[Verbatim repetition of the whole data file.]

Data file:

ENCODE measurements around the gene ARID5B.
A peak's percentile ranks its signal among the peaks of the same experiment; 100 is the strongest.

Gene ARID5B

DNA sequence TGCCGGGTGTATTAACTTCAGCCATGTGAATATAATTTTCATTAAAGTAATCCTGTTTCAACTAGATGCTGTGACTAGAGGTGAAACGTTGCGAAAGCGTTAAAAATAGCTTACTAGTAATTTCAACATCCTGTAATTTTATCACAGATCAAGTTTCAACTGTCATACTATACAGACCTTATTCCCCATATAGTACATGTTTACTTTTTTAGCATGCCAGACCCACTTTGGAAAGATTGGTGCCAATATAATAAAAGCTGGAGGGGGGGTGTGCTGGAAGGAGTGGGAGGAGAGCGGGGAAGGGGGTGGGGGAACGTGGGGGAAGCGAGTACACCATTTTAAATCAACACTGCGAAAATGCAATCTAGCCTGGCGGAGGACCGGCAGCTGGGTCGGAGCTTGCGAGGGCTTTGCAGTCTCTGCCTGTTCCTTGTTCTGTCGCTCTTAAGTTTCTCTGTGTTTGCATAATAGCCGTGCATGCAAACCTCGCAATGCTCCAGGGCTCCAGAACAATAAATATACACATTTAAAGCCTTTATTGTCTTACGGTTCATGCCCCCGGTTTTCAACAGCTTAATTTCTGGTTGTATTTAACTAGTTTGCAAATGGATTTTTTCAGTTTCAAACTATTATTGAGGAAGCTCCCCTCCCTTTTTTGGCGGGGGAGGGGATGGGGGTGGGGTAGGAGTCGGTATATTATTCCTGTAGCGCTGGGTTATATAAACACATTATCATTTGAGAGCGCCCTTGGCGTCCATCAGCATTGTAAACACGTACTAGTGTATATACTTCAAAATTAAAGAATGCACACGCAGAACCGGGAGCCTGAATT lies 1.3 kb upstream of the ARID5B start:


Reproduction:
ENCODE measurements around the gene ARID5B.
A peak's percentile ranks its signal among the peaks of the same experiment; 100 is the strongest.

Gene ARID5B

DNA sequence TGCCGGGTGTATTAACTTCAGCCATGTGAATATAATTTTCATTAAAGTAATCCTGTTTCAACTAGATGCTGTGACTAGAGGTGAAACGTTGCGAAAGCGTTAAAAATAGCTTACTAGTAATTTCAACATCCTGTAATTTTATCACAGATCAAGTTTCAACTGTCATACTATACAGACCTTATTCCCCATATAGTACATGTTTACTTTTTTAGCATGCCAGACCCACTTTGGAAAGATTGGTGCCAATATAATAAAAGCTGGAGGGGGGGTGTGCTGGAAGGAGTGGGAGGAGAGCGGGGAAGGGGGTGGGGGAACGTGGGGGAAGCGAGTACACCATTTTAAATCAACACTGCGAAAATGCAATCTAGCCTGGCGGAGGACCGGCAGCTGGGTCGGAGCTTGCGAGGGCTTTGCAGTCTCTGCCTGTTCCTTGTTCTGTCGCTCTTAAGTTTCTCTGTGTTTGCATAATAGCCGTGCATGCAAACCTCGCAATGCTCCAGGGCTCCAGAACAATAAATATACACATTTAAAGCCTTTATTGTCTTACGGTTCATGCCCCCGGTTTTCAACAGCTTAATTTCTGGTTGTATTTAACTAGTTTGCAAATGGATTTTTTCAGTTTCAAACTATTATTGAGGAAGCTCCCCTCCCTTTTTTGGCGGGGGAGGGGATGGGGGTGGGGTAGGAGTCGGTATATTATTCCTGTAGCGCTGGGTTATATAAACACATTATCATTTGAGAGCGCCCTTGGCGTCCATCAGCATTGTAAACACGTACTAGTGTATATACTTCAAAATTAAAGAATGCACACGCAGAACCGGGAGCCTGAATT lies 1.3 kb upstream of the ARID5B start: